Exercise-induced hypoxemia in athletes: role of inadequate hyperventilation

S K Powers, D Martin, M Cicale, N Collop, D Huang, D Criswell
European Journal of Applied Physiology and Occupational Physiology 1992, 65 (1): 37-42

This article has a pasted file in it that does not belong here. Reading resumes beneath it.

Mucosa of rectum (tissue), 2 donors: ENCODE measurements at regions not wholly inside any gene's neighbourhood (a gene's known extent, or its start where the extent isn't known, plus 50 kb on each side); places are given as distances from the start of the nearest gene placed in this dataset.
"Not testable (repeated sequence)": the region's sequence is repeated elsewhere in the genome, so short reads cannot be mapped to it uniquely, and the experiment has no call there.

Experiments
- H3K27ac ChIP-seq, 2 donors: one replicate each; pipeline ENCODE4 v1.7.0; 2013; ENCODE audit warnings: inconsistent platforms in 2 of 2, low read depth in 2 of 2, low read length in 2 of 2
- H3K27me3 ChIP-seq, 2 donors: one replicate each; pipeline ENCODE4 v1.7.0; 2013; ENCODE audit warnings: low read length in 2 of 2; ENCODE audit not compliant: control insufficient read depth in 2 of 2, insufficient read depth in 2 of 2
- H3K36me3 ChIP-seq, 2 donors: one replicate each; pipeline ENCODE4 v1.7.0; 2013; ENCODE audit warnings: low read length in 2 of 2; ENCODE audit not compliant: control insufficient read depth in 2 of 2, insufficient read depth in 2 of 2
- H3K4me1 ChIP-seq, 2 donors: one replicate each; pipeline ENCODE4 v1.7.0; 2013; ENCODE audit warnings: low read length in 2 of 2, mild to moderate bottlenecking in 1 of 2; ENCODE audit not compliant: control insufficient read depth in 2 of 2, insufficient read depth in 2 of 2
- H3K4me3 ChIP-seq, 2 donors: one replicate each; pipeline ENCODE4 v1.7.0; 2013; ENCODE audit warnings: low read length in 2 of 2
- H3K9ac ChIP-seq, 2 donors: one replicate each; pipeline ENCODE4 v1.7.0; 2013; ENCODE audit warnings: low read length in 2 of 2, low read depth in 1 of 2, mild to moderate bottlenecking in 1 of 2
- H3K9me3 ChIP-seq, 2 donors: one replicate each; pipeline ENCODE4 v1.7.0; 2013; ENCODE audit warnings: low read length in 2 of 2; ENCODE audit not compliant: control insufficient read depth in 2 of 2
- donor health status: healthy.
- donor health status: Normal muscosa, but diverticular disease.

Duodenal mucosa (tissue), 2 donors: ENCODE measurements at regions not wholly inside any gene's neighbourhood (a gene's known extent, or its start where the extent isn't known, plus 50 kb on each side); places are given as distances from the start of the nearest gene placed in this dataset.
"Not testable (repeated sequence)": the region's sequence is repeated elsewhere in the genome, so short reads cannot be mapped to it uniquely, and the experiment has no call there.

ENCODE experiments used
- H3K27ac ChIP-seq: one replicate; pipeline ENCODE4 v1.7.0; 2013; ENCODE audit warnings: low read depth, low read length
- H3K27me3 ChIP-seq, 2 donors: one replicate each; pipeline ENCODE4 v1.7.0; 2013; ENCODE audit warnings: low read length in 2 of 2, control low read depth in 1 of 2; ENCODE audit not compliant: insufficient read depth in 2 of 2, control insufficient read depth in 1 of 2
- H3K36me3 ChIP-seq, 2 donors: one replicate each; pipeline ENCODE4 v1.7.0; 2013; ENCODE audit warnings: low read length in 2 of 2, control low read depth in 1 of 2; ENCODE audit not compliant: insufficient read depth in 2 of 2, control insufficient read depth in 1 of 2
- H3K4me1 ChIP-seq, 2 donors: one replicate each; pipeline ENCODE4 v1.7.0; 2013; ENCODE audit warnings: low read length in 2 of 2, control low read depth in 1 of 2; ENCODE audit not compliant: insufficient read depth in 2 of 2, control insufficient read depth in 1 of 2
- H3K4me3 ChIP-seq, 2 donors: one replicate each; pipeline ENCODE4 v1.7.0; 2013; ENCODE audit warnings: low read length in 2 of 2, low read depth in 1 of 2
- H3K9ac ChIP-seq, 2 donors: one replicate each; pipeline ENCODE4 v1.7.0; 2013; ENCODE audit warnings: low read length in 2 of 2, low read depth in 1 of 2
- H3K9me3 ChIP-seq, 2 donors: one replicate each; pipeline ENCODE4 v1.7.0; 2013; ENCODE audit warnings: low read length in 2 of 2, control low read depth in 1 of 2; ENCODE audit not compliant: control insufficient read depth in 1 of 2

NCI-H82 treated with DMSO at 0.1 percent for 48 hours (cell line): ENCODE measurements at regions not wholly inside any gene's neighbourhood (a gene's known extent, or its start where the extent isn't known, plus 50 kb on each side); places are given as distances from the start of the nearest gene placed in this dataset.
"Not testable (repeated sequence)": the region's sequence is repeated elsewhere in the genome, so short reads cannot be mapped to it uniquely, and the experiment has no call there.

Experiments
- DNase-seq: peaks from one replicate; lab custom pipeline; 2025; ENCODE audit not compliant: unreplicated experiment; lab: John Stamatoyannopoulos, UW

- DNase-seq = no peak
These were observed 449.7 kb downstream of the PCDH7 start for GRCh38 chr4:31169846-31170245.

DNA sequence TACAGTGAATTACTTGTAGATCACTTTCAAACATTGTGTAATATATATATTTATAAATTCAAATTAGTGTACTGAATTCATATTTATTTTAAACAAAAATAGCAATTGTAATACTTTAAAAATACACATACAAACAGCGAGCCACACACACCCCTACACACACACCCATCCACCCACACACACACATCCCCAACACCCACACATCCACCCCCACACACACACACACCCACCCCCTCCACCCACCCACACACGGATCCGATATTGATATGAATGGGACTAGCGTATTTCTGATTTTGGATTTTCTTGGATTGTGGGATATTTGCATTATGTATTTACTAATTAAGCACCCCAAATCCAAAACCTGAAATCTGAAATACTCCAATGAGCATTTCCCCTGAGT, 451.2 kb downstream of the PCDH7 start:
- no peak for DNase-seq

These experiments examined the exercise-induced changes in pulmonary gas exchange in elite endurance athletes and tested the hypothesis that an inadequate hyperventilatory response might explain the large intersubject variability in arterial partial pressure of oxygen (PaO2) during heavy exercise in this population. Twelve highly trained endurance cyclists [maximum oxygen consumption (VO2max) range = 65-77] performed a normoxic graded exercise test on a cycle ergometer to VO2max at sea level. During incremental exercise at VO2max, 5 of the 12 subjects had ideal alveolar to arterial PO2 gradients (PA-aO2) of above 5 kPa (range 5-5.7) and a decline from resting PaO2 (delta PaO2) 2.4 kPa or above (range 2.4-2.7). In contrast, 4 subjects had a maximal exercise PA-aO2 of 4.0-4.3 kPa with delta PaO2 of 0.4-1.3 kPa while the remaining 3 subjects had PA-aO2 of 4.3-5 kPa with delta PaO2 between 1.7 and 2.0 kPa. The correlation between PAO2 and PaO2 at VO2max was 0.17. Further, the correlation between the ratio of ventilation to oxygen consumption vs PaO2 and arterial partial pressure of carbon dioxide vs PaO2 at VO2max was 0.17 and 0.34, respectively. These experiments demonstrate that heavy exercise results in significantly compromised pulmonary gas exchange in approximately 40% of the elite endurance athletes studied. These data do not support the hypothesis that the principal mechanism to explain this gas exchange failure is an inadequate hyperventilatory response.

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